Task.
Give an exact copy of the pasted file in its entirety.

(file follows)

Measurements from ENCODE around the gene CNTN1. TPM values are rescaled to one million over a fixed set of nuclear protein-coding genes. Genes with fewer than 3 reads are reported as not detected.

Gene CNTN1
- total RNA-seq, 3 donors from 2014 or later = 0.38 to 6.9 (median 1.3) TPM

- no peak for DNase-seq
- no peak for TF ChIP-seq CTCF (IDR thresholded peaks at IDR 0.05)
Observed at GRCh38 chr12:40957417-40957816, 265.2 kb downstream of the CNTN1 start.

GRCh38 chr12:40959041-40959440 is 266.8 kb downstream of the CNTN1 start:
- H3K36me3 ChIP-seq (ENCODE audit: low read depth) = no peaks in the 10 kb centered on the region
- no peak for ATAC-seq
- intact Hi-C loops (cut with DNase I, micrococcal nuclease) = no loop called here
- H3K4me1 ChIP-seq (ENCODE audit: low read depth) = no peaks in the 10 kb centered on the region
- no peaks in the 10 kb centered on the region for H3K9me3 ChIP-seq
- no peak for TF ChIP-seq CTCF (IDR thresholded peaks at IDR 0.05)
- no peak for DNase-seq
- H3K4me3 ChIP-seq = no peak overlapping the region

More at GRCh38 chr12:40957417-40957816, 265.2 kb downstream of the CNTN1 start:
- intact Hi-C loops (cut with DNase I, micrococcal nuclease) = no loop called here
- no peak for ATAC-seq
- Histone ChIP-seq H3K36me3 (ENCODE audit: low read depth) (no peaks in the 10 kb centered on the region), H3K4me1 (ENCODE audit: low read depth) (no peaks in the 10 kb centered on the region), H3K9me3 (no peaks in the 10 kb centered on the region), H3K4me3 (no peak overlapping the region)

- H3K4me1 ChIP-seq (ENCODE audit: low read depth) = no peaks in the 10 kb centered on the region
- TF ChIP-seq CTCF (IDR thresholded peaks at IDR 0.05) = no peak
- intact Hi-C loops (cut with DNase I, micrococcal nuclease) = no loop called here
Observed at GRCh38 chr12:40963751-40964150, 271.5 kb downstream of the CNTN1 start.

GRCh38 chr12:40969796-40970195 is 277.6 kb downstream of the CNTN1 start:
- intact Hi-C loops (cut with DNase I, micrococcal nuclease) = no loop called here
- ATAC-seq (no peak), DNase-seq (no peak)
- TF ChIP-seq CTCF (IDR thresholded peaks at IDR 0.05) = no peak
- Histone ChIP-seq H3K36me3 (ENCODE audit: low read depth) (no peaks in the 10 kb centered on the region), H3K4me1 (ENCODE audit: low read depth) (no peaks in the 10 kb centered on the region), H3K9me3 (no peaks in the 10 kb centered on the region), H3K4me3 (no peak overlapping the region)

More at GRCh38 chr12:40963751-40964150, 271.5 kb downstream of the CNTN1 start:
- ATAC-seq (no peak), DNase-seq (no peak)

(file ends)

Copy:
Measurements from ENCODE around the gene CNTN1. TPM values are rescaled to one million over a fixed set of nuclear protein-coding genes. Genes with fewer than 3 reads are reported as not detected.

Gene CNTN1
- total RNA-seq, 3 donors from 2014 or later = 0.38 to 6.9 (median 1.3) TPM

- no peak for DNase-seq
- no peak for TF ChIP-seq CTCF (IDR thresholded peaks at IDR 0.05)
Observed at GRCh38 chr12:40957417-40957816, 265.2 kb downstream of the CNTN1 start.

GRCh38 chr12:40959041-40959440 is 266.8 kb downstream of the CNTN1 start:
- H3K36me3 ChIP-seq (ENCODE audit: low read depth) = no peaks in the 10 kb centered on the region
- no peak for ATAC-seq
- intact Hi-C loops (cut with DNase I, micrococcal nuclease) = no loop called here
- H3K4me1 ChIP-seq (ENCODE audit: low read depth) = no peaks in the 10 kb centered on the region
- no peaks in the 10 kb centered on the region for H3K9me3 ChIP-seq
- no peak for TF ChIP-seq CTCF (IDR thresholded peaks at IDR 0.05)
- no peak for DNase-seq
- H3K4me3 ChIP-seq = no peak overlapping the region

More at GRCh38 chr12:40957417-40957816, 265.2 kb downstream of the CNTN1 start:
- intact Hi-C loops (cut with DNase I, micrococcal nuclease) = no loop called here
- no peak for ATAC-seq
- Histone ChIP-seq H3K36me3 (ENCODE audit: low read depth) (no peaks in the 10 kb centered on the region), H3K4me1 (ENCODE audit: low read depth) (no peaks in the 10 kb centered on the region), H3K9me3 (no peaks in the 10 kb centered on the region), H3K4me3 (no peak overlapping the region)

- H3K4me1 ChIP-seq (ENCODE audit: low read depth) = no peaks in the 10 kb centered on the region
- TF ChIP-seq CTCF (IDR thresholded peaks at IDR 0.05) = no peak
- intact Hi-C loops (cut with DNase I, micrococcal nuclease) = no loop called here
Observed at GRCh38 chr12:40963751-40964150, 271.5 kb downstream of the CNTN1 start.

GRCh38 chr12:40969796-40970195 is 277.6 kb downstream of the CNTN1 start:
- intact Hi-C loops (cut with DNase I, micrococcal nuclease) = no loop called here
- ATAC-seq (no peak), DNase-seq (no peak)
- TF ChIP-seq CTCF (IDR thresholded peaks at IDR 0.05) = no peak
- Histone ChIP-seq H3K36me3 (ENCODE audit: low read depth) (no peaks in the 10 kb centered on the region), H3K4me1 (ENCODE audit: low read depth) (no peaks in the 10 kb centered on the region), H3K9me3 (no peaks in the 10 kb centered on the region), H3K4me3 (no peak overlapping the region)

More at GRCh38 chr12:40963751-40964150, 271.5 kb downstream of the CNTN1 start:
- ATAC-seq (no peak), DNase-seq (no peak)